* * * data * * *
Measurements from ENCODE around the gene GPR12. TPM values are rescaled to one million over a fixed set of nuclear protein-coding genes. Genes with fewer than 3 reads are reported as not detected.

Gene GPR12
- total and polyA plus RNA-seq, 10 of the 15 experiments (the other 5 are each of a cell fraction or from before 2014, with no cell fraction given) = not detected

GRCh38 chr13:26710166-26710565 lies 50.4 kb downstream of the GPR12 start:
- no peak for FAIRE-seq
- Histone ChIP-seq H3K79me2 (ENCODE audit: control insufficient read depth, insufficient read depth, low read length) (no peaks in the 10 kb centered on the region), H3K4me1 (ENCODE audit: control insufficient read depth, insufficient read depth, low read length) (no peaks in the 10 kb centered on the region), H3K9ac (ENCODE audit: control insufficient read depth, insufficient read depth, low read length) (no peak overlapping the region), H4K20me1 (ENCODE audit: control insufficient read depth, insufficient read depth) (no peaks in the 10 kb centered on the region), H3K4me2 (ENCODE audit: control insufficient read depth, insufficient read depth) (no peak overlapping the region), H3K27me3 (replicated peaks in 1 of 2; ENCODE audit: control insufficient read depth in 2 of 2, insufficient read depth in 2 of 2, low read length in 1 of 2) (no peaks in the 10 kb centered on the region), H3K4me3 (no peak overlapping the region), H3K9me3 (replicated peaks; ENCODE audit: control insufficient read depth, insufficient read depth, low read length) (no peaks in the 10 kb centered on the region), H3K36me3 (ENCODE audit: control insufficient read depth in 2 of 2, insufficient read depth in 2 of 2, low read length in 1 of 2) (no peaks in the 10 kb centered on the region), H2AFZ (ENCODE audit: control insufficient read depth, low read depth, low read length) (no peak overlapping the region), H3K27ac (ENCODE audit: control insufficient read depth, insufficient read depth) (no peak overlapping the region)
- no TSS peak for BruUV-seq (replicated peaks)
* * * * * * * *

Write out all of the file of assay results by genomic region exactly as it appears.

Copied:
Measurements from ENCODE around the gene GPR12. TPM values are rescaled to one million over a fixed set of nuclear protein-coding genes. Genes with fewer than 3 reads are reported as not detected.

Gene GPR12
- total and polyA plus RNA-seq, 10 of the 15 experiments (the other 5 are each of a cell fraction or from before 2014, with no cell fraction given) = not detected

GRCh38 chr13:26710166-26710565 lies 50.4 kb downstream of the GPR12 start:
- no peak for FAIRE-seq
- Histone ChIP-seq H3K79me2 (ENCODE audit: control insufficient read depth, insufficient read depth, low read length) (no peaks in the 10 kb centered on the region), H3K4me1 (ENCODE audit: control insufficient read depth, insufficient read depth, low read length) (no peaks in the 10 kb centered on the region), H3K9ac (ENCODE audit: control insufficient read depth, insufficient read depth, low read length) (no peak overlapping the region), H4K20me1 (ENCODE audit: control insufficient read depth, insufficient read depth) (no peaks in the 10 kb centered on the region), H3K4me2 (ENCODE audit: control insufficient read depth, insufficient read depth) (no peak overlapping the region), H3K27me3 (replicated peaks in 1 of 2; ENCODE audit: control insufficient read depth in 2 of 2, insufficient read depth in 2 of 2, low read length in 1 of 2) (no peaks in the 10 kb centered on the region), H3K4me3 (no peak overlapping the region), H3K9me3 (replicated peaks; ENCODE audit: control insufficient read depth, insufficient read depth, low read length) (no peaks in the 10 kb centered on the region), H3K36me3 (ENCODE audit: control insufficient read depth in 2 of 2, insufficient read depth in 2 of 2, low read length in 1 of 2) (no peaks in the 10 kb centered on the region), H2AFZ (ENCODE audit: control insufficient read depth, low read depth, low read length) (no peak overlapping the region), H3K27ac (ENCODE audit: control insufficient read depth, insufficient read depth) (no peak overlapping the region)
- no TSS peak for BruUV-seq (replicated peaks)